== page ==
Typhoid fever is a bacterial infection that can spread throughout the body, affecting many organs. Without prompt treatment, it can cause serious complications and can be fatal.
It's caused by a bacterium called Salmonella typhi, which is related to the bacteria that cause salmonella food poisoning.
Typhoid fever is highly contagious. An infected person can pass the bacteria out of their body in their poo or, less commonly, in their pee.
If someone else eats food or drinks water that's been contaminated with a small amount of infected poo or pee, they can become infected with the bacteria and develop typhoid fever.
Read more about the causes of typhoid fever.
Typhoid fever is most common in parts of the world that have poor sanitation and limited access to clean water.
Worldwide, children are thought to be most at risk of developing typhoid fever. This may be because their immune system (the body's natural defence against infection and illness) is still developing.
But children with typhoid fever tend to have milder symptoms than adults.
Typhoid fever is uncommon in the UK, with around 300 infections confirmed each year.
Most of these people became infected while visiting relatives in Bangladesh, India or Pakistan. But you're also at risk if you visit Asia, Africa or South America.
The main symptoms of typhoid fever are:
- a persistent high temperature that gradually increases each day
- general aches and pains
- extreme tiredness (fatigue)
If typhoid fever isn't treated, the symptoms will continue to get worse over the following weeks and the risk of developing potentially fatal complications will increase.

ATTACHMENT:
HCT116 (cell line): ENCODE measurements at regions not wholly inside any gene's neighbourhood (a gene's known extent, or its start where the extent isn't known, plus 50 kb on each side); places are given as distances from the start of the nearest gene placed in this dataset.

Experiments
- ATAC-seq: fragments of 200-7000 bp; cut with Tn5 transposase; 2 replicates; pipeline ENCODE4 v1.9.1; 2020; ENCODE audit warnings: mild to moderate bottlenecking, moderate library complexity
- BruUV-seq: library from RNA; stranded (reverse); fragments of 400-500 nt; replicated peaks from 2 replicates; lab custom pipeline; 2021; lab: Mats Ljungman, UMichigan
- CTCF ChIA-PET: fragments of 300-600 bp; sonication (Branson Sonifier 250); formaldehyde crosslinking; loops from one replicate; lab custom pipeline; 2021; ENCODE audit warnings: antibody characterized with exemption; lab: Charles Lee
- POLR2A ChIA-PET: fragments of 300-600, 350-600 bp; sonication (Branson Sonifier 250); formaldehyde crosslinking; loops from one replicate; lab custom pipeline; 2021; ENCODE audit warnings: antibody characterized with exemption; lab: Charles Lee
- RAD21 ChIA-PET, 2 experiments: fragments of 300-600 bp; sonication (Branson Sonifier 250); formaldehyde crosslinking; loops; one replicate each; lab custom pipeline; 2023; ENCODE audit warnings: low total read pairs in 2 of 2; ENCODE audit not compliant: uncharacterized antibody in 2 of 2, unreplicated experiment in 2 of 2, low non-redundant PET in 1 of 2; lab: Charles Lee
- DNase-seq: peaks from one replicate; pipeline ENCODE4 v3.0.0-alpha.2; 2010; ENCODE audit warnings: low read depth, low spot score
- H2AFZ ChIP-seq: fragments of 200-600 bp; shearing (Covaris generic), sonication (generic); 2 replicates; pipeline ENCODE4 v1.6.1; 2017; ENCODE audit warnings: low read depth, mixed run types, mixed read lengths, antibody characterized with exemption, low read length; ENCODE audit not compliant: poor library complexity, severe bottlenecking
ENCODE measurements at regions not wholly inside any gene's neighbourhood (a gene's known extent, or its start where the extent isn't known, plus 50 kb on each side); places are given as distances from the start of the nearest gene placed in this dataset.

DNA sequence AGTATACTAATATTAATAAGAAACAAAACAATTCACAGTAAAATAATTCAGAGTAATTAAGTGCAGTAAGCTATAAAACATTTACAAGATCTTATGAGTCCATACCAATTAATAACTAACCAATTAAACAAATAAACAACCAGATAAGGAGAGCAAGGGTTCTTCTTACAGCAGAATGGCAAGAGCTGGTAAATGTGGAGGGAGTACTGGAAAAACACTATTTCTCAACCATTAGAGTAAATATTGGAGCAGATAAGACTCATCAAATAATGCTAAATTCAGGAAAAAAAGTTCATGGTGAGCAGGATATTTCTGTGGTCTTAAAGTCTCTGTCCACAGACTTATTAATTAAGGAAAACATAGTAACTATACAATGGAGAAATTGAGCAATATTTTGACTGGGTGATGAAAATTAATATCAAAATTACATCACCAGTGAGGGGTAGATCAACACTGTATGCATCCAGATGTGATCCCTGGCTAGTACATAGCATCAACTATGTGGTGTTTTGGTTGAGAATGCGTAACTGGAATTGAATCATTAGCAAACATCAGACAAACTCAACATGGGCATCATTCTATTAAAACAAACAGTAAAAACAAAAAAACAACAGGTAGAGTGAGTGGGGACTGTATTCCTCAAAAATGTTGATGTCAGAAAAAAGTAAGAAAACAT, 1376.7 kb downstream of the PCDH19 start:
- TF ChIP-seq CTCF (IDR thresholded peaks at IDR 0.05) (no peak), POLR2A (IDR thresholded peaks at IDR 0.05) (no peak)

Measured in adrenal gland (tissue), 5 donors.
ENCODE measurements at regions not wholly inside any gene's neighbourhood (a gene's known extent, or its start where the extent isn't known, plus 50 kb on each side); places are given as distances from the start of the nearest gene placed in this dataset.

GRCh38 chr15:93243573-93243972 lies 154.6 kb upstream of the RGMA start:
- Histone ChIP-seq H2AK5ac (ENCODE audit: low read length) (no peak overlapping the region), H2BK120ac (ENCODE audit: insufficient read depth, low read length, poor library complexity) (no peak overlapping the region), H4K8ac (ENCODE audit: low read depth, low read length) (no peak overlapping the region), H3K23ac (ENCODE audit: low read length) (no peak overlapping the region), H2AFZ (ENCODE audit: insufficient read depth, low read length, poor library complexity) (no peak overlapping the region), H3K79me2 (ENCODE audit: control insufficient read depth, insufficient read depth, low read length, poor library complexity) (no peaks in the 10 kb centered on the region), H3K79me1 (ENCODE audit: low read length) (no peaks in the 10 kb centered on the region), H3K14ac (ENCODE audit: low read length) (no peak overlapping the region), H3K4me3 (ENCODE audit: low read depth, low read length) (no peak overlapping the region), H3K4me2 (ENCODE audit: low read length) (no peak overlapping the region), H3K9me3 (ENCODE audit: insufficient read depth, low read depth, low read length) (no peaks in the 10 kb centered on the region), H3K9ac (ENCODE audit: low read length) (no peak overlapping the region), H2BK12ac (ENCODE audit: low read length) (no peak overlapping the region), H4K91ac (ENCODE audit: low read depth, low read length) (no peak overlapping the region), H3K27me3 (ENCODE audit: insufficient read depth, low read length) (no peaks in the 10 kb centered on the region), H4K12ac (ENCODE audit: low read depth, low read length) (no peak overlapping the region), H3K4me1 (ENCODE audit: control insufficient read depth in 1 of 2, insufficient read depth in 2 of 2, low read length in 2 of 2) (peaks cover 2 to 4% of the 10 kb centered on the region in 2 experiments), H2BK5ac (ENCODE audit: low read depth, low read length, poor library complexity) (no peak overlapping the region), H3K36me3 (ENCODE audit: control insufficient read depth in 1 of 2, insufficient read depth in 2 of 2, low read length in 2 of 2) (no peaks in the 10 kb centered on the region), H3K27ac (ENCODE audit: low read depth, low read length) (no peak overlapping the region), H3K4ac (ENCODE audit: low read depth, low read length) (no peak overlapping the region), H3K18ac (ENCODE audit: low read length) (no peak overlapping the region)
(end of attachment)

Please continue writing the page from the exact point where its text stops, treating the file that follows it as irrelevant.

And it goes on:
Typhoid fever requires prompt treatment with antibiotics.
If typhoid fever is diagnosed early, the infection is likely to be mild and can usually be treated at home with a 7- to 14-day course of antibiotic tablets.
More severe typhoid fever usually requires admission to hospital so antibiotic injections can be given.
With prompt antibiotic treatment, most people will start to feel better within a few days and serious complications are very rare.
Deaths from typhoid fever are now virtually unheard of in the UK.
If typhoid fever isn't treated, it's estimated that up to 1 in 5 people with the condition will die.
Some of those who survive will have complications caused by the infection.
Read more about treating typhoid fever.
In the UK, 2 vaccines are available that can provide some protection against typhoid fever.
These involve either having a single injection or taking 3 capsules over alternate days.
Vaccination is recommended for anyone planning to travel to parts of the world where typhoid fever is widespread.
The areas with the highest rates of typhoid fever are:
- the Indian subcontinent
- south and southeast Asia
- South America
It’s important to get vaccinated against typhoid fever if you’re travelling to a high risk area because some strains of the typhoid bacteria are becoming resistant to antibiotics.
Vaccination is particularly important if you're planning to live or work closely with local people.
But as neither vaccine offers 100% protection, it's also important to follow some precautions when travelling. For example, you should only drink bottled or boiled water, and you should avoid foods that could potentially be contaminated.
Read more about the typhoid fever vaccination.
When travelling to a foreign country, it's a good idea to make a list of relevant contact details and telephone numbers in case of an emergency.
You can get travel information and advice for different countries on: